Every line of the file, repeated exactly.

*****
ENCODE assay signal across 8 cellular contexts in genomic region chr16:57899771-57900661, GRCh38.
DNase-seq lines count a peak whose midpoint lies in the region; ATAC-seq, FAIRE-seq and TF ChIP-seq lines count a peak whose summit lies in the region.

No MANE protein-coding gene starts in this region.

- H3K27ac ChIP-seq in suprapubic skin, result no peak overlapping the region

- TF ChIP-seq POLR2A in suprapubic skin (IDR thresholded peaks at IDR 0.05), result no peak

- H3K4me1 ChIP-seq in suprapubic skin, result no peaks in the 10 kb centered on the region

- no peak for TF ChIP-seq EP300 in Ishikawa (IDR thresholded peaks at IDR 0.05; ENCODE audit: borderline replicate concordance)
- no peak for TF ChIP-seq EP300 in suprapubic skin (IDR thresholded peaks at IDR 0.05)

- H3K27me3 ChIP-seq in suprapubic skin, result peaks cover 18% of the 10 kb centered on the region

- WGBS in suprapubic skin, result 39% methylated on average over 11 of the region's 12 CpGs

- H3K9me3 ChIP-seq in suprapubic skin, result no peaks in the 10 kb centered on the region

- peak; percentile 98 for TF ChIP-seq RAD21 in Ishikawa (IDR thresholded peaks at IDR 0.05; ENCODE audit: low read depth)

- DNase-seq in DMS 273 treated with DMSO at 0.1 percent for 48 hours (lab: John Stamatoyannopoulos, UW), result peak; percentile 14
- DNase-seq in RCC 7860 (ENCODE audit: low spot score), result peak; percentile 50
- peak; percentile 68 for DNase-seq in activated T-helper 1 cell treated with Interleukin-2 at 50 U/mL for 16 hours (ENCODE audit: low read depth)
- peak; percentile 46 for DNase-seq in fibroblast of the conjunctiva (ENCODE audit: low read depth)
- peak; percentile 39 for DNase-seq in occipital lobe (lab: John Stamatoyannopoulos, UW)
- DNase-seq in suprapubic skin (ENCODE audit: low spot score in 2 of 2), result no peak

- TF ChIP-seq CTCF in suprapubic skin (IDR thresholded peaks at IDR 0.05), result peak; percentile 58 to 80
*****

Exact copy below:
ENCODE assay signal across 8 cellular contexts in genomic region chr16:57899771-57900661, GRCh38.
DNase-seq lines count a peak whose midpoint lies in the region; ATAC-seq, FAIRE-seq and TF ChIP-seq lines count a peak whose summit lies in the region.

No MANE protein-coding gene starts in this region.

- H3K27ac ChIP-seq in suprapubic skin, result no peak overlapping the region

- TF ChIP-seq POLR2A in suprapubic skin (IDR thresholded peaks at IDR 0.05), result no peak

- H3K4me1 ChIP-seq in suprapubic skin, result no peaks in the 10 kb centered on the region

- no peak for TF ChIP-seq EP300 in Ishikawa (IDR thresholded peaks at IDR 0.05; ENCODE audit: borderline replicate concordance)
- no peak for TF ChIP-seq EP300 in suprapubic skin (IDR thresholded peaks at IDR 0.05)

- H3K27me3 ChIP-seq in suprapubic skin, result peaks cover 18% of the 10 kb centered on the region

- WGBS in suprapubic skin, result 39% methylated on average over 11 of the region's 12 CpGs

- H3K9me3 ChIP-seq in suprapubic skin, result no peaks in the 10 kb centered on the region

- peak; percentile 98 for TF ChIP-seq RAD21 in Ishikawa (IDR thresholded peaks at IDR 0.05; ENCODE audit: low read depth)

- DNase-seq in DMS 273 treated with DMSO at 0.1 percent for 48 hours (lab: John Stamatoyannopoulos, UW), result peak; percentile 14
- DNase-seq in RCC 7860 (ENCODE audit: low spot score), result peak; percentile 50
- peak; percentile 68 for DNase-seq in activated T-helper 1 cell treated with Interleukin-2 at 50 U/mL for 16 hours (ENCODE audit: low read depth)
- peak; percentile 46 for DNase-seq in fibroblast of the conjunctiva (ENCODE audit: low read depth)
- peak; percentile 39 for DNase-seq in occipital lobe (lab: John Stamatoyannopoulos, UW)
- DNase-seq in suprapubic skin (ENCODE audit: low spot score in 2 of 2), result no peak

- TF ChIP-seq CTCF in suprapubic skin (IDR thresholded peaks at IDR 0.05), result peak; percentile 58 to 80